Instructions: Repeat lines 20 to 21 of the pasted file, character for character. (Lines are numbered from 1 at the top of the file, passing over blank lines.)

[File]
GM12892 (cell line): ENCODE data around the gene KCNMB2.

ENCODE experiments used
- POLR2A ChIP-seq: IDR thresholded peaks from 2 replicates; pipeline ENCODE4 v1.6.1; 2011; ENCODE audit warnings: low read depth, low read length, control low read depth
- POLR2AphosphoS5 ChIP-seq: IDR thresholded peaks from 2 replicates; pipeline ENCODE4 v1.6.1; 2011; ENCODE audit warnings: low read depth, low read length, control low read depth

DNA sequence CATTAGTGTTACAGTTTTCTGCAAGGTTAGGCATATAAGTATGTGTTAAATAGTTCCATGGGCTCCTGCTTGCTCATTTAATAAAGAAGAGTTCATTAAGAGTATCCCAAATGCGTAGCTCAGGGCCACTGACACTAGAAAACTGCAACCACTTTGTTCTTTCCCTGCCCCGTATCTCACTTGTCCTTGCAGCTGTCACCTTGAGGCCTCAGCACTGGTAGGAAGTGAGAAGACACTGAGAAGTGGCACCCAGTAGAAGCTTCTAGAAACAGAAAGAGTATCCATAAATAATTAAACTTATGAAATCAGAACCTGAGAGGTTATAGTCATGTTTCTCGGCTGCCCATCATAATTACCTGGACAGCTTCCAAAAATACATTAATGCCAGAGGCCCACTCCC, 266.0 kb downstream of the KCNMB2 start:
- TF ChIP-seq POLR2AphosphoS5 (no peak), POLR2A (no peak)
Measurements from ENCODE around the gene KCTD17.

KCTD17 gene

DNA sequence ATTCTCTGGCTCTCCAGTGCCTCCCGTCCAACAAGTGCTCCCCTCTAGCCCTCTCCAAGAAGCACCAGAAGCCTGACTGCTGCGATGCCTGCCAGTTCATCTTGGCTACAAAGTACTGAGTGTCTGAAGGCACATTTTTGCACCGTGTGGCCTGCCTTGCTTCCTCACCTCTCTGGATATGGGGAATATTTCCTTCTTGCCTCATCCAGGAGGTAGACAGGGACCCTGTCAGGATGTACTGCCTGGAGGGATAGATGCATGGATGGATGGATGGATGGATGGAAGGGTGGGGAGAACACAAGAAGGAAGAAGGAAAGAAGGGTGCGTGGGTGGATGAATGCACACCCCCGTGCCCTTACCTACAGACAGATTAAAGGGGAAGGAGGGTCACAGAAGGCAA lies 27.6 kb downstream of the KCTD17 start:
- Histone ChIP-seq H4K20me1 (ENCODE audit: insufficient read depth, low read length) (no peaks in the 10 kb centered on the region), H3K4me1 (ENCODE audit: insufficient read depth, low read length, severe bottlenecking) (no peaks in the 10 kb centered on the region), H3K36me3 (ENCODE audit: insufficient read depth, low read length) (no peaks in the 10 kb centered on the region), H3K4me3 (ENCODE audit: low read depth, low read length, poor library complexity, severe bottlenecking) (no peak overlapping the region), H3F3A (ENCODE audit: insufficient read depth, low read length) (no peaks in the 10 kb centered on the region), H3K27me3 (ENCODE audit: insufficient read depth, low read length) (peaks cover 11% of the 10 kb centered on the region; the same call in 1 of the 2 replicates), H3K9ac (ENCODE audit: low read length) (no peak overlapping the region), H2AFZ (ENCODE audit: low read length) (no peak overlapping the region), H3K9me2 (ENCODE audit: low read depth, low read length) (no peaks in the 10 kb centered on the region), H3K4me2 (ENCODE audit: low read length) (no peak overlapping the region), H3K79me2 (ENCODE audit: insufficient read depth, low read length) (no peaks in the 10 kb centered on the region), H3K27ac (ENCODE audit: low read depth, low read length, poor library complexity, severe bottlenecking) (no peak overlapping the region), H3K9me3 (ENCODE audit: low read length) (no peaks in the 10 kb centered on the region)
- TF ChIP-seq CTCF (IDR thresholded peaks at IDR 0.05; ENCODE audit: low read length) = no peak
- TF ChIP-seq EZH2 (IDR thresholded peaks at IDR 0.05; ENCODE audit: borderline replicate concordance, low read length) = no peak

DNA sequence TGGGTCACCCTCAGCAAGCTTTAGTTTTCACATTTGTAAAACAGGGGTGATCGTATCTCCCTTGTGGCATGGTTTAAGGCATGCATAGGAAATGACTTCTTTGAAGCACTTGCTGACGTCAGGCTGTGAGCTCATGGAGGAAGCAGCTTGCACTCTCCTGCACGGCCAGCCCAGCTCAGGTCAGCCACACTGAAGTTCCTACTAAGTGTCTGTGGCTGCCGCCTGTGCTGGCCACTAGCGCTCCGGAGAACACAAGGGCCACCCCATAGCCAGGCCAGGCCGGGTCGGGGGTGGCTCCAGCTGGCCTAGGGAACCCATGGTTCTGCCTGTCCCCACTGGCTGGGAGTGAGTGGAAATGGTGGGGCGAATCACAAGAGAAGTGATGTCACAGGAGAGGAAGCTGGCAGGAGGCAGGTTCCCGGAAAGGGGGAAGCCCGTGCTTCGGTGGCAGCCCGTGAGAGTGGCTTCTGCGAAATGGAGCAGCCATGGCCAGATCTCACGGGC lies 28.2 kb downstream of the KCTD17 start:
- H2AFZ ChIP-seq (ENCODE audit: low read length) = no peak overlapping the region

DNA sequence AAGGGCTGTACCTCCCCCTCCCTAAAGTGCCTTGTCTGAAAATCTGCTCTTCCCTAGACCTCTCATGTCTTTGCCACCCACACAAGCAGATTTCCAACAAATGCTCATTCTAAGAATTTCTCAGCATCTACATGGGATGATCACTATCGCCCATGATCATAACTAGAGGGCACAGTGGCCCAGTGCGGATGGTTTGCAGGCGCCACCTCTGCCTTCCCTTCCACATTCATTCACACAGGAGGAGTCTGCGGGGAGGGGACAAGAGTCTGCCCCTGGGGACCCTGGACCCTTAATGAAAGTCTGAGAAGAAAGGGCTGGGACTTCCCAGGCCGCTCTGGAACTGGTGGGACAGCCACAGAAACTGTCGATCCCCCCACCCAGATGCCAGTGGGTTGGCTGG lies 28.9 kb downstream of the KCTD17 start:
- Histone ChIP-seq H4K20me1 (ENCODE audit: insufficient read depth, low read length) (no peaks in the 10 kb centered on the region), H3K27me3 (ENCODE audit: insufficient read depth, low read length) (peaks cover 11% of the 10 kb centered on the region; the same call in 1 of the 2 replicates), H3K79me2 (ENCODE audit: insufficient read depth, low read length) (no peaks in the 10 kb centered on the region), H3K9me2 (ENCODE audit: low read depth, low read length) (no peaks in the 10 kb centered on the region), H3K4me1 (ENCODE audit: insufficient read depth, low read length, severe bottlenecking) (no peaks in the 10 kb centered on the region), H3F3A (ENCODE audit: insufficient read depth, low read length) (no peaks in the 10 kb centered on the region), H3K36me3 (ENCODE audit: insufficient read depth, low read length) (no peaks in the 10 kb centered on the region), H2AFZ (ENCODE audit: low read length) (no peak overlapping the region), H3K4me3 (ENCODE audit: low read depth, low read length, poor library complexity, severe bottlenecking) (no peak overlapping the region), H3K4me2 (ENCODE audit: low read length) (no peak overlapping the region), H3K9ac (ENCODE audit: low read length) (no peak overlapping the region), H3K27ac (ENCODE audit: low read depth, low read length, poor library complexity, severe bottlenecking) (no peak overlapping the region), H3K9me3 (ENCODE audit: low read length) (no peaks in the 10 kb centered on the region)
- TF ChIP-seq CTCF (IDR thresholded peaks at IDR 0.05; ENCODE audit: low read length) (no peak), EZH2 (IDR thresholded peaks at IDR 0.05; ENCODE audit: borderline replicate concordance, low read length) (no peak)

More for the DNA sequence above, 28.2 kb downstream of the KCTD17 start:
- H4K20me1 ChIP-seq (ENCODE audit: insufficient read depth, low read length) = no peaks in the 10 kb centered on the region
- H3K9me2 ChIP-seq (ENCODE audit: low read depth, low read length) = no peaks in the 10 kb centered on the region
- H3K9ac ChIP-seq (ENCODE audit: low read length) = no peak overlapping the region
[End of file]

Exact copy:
- H3K9me2 ChIP-seq (ENCODE audit: low read depth, low read length) = no peaks in the 10 kb centered on the region
- H3K9ac ChIP-seq (ENCODE audit: low read length) = no peak overlapping the region